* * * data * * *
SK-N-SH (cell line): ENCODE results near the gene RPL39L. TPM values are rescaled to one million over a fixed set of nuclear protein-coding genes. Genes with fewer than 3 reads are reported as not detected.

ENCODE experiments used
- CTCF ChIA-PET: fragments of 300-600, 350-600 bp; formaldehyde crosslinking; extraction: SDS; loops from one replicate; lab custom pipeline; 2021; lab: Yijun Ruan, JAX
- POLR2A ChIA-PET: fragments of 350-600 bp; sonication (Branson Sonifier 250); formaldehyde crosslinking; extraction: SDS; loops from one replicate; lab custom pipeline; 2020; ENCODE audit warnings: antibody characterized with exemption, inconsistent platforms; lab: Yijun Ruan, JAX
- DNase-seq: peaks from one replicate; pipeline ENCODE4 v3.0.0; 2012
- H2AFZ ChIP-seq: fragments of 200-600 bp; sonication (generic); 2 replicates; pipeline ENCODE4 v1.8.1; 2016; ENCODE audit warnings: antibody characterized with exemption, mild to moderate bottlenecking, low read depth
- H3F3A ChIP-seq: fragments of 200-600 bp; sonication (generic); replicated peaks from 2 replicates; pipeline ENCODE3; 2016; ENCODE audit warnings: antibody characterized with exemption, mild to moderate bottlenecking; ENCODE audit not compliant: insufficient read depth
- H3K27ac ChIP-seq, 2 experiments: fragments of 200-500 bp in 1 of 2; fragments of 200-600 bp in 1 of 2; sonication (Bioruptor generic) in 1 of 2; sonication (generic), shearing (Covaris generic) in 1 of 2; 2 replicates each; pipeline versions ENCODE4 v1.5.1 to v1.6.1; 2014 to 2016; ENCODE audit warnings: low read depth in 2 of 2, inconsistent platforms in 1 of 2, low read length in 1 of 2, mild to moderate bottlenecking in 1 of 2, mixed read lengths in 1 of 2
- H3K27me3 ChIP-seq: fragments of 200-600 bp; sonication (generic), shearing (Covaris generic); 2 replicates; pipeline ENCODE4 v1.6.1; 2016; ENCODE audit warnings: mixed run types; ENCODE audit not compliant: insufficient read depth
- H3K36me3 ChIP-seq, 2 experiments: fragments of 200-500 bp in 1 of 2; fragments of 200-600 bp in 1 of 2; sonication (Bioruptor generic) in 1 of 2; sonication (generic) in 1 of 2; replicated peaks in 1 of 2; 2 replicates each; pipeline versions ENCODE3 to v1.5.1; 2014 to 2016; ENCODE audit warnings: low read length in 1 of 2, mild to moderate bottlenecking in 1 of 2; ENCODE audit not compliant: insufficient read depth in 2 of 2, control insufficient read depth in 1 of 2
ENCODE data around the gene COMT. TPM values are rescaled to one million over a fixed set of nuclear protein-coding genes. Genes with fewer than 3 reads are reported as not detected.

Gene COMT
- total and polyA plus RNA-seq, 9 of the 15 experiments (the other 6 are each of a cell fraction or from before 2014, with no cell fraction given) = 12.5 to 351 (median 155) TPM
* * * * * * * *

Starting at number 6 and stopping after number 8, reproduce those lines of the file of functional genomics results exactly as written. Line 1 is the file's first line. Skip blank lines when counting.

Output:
- H2AFZ ChIP-seq: fragments of 200-600 bp; sonication (generic); 2 replicates; pipeline ENCODE4 v1.8.1; 2016; ENCODE audit warnings: antibody characterized with exemption, mild to moderate bottlenecking, low read depth
- H3F3A ChIP-seq: fragments of 200-600 bp; sonication (generic); replicated peaks from 2 replicates; pipeline ENCODE3; 2016; ENCODE audit warnings: antibody characterized with exemption, mild to moderate bottlenecking; ENCODE audit not compliant: insufficient read depth
- H3K27ac ChIP-seq, 2 experiments: fragments of 200-500 bp in 1 of 2; fragments of 200-600 bp in 1 of 2; sonication (Bioruptor generic) in 1 of 2; sonication (generic), shearing (Covaris generic) in 1 of 2; 2 replicates each; pipeline versions ENCODE4 v1.5.1 to v1.6.1; 2014 to 2016; ENCODE audit warnings: low read depth in 2 of 2, inconsistent platforms in 1 of 2, low read length in 1 of 2, mild to moderate bottlenecking in 1 of 2, mixed read lengths in 1 of 2